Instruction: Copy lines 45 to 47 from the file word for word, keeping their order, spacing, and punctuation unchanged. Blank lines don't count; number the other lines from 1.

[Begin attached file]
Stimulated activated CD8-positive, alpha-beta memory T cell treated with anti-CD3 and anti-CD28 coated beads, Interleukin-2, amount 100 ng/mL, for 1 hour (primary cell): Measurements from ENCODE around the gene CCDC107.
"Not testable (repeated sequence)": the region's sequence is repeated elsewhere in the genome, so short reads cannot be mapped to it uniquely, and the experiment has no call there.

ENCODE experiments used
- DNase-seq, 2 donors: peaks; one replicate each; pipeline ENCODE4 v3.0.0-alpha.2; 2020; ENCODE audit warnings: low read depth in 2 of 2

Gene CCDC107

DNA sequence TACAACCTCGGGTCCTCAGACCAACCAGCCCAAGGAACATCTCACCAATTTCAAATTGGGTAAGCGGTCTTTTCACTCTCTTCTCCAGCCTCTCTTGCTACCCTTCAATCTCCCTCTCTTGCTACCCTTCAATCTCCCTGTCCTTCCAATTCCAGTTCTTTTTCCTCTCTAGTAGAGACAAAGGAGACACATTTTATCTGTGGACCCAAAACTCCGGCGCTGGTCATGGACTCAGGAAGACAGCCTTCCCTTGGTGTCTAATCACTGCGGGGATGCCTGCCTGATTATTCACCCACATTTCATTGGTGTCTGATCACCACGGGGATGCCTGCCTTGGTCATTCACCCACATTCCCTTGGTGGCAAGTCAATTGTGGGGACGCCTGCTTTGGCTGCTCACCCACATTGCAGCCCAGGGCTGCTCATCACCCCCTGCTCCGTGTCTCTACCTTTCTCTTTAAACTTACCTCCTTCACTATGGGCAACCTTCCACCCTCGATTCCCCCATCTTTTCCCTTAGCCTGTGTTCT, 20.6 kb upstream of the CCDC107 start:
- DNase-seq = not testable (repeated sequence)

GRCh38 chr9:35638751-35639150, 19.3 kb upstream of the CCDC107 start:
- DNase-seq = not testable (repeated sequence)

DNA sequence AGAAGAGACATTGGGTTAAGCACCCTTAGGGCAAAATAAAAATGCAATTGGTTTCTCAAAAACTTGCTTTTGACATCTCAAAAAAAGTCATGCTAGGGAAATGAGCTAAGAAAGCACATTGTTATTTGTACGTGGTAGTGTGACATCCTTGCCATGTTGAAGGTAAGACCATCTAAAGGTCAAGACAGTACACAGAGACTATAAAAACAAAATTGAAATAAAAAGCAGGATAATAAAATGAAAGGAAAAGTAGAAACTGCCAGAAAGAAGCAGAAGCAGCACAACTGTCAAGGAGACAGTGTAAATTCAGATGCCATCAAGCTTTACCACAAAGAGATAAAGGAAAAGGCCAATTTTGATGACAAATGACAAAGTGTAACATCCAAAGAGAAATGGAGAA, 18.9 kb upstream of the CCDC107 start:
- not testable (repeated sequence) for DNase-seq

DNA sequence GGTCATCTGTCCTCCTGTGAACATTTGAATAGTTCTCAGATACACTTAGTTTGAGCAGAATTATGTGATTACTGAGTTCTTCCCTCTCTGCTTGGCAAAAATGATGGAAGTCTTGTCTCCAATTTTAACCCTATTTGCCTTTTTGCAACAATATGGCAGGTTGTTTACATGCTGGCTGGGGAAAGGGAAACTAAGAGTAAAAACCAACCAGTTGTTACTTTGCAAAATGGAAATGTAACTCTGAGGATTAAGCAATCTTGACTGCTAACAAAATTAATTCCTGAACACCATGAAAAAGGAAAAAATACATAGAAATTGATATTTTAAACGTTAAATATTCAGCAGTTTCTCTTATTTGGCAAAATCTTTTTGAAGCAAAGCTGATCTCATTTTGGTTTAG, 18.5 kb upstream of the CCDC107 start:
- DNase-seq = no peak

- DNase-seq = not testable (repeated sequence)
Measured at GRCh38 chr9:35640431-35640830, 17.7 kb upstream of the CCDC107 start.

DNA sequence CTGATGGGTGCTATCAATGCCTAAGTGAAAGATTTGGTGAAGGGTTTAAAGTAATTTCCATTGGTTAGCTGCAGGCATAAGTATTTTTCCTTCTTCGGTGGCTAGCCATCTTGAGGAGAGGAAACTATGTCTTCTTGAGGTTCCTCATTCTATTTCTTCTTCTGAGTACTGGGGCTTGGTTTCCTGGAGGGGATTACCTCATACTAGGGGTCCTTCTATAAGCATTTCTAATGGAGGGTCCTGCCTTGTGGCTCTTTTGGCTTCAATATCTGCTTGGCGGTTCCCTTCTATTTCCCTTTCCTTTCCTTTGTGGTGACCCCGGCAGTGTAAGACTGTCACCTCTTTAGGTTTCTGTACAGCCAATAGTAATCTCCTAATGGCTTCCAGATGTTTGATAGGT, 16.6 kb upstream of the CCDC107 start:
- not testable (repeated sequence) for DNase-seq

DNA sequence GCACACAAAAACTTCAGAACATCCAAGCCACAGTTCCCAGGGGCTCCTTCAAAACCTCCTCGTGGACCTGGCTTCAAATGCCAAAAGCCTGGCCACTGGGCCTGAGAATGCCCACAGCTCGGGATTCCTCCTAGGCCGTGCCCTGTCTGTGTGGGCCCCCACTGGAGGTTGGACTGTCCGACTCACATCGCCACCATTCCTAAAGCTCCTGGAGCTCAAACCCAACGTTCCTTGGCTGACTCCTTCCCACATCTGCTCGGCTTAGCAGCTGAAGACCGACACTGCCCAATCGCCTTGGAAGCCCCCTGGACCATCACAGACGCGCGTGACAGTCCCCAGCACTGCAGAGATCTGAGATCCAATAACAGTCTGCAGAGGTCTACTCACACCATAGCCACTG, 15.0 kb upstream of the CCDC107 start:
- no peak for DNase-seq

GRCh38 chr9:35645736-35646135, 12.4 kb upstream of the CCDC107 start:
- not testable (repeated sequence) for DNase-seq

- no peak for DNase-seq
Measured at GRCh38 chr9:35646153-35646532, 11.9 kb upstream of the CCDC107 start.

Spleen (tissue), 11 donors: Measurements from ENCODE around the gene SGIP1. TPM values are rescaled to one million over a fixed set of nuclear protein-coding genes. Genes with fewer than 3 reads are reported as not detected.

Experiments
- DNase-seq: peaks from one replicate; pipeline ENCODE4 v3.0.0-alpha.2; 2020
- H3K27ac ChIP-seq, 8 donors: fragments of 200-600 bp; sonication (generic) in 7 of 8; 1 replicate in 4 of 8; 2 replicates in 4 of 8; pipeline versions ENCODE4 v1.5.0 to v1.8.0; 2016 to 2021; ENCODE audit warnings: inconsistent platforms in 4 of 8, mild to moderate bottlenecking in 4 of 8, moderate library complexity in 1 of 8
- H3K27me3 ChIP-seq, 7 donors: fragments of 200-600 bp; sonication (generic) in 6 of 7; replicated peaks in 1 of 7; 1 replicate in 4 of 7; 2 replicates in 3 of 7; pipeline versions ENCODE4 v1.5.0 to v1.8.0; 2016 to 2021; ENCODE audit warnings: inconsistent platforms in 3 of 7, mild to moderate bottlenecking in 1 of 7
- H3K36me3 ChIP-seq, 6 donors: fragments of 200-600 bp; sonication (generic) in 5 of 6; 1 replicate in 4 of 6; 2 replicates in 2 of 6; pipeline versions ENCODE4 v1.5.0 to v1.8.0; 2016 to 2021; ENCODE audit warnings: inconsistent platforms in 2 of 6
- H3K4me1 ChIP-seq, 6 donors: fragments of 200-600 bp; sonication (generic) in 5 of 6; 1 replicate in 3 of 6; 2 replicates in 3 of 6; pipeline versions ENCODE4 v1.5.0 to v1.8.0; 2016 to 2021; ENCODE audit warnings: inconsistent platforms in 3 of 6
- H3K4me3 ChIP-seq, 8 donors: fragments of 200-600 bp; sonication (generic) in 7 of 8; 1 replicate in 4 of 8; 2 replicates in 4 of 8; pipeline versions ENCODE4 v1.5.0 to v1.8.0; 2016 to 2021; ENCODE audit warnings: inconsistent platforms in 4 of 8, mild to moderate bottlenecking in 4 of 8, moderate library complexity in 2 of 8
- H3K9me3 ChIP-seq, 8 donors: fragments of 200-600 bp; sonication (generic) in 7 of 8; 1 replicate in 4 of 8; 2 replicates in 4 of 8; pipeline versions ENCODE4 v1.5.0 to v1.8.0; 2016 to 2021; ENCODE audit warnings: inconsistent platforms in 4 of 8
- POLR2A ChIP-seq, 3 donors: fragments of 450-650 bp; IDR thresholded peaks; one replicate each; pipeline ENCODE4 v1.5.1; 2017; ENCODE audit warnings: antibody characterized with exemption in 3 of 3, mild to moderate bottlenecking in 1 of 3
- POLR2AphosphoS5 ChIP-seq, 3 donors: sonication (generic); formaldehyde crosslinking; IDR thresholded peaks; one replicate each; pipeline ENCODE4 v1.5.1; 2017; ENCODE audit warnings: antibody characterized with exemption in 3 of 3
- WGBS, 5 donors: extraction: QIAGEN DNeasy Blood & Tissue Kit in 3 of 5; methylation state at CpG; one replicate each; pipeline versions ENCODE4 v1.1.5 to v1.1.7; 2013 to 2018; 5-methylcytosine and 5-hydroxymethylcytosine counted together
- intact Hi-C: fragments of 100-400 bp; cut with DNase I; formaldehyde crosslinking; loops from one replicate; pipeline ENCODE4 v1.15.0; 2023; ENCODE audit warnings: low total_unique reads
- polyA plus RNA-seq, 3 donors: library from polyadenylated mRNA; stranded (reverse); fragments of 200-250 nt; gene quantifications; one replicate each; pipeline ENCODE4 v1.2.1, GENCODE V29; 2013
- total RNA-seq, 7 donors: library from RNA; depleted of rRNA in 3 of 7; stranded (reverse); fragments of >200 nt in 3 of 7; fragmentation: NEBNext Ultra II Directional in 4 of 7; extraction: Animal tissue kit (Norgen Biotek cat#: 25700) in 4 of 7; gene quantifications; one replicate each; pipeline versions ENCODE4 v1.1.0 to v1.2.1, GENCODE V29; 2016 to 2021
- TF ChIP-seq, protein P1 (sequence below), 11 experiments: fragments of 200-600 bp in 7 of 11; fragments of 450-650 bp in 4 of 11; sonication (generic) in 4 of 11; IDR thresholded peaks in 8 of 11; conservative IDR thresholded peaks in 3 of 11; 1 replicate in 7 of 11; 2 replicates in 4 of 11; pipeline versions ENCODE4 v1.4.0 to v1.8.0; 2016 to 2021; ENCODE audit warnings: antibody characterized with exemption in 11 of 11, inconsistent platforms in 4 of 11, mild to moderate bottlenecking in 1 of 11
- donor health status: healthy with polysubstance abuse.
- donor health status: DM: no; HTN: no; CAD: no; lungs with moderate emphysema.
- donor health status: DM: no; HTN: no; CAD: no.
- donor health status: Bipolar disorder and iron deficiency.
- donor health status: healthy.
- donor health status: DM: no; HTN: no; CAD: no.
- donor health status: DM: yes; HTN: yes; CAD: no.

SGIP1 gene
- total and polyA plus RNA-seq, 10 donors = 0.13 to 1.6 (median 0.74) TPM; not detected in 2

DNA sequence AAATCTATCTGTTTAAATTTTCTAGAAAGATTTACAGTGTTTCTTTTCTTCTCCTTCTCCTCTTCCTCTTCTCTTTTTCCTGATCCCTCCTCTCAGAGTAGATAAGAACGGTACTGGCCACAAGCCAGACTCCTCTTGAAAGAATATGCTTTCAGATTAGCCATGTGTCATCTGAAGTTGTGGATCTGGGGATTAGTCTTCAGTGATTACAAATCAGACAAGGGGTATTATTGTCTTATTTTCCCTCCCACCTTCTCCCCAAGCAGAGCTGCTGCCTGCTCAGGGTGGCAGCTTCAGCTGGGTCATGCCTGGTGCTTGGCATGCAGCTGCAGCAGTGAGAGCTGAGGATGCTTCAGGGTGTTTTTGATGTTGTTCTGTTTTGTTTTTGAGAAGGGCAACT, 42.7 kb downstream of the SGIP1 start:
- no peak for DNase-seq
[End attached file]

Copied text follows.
- donor health status: DM: no; HTN: no; CAD: no.
- donor health status: DM: yes; HTN: yes; CAD: no.

SGIP1 gene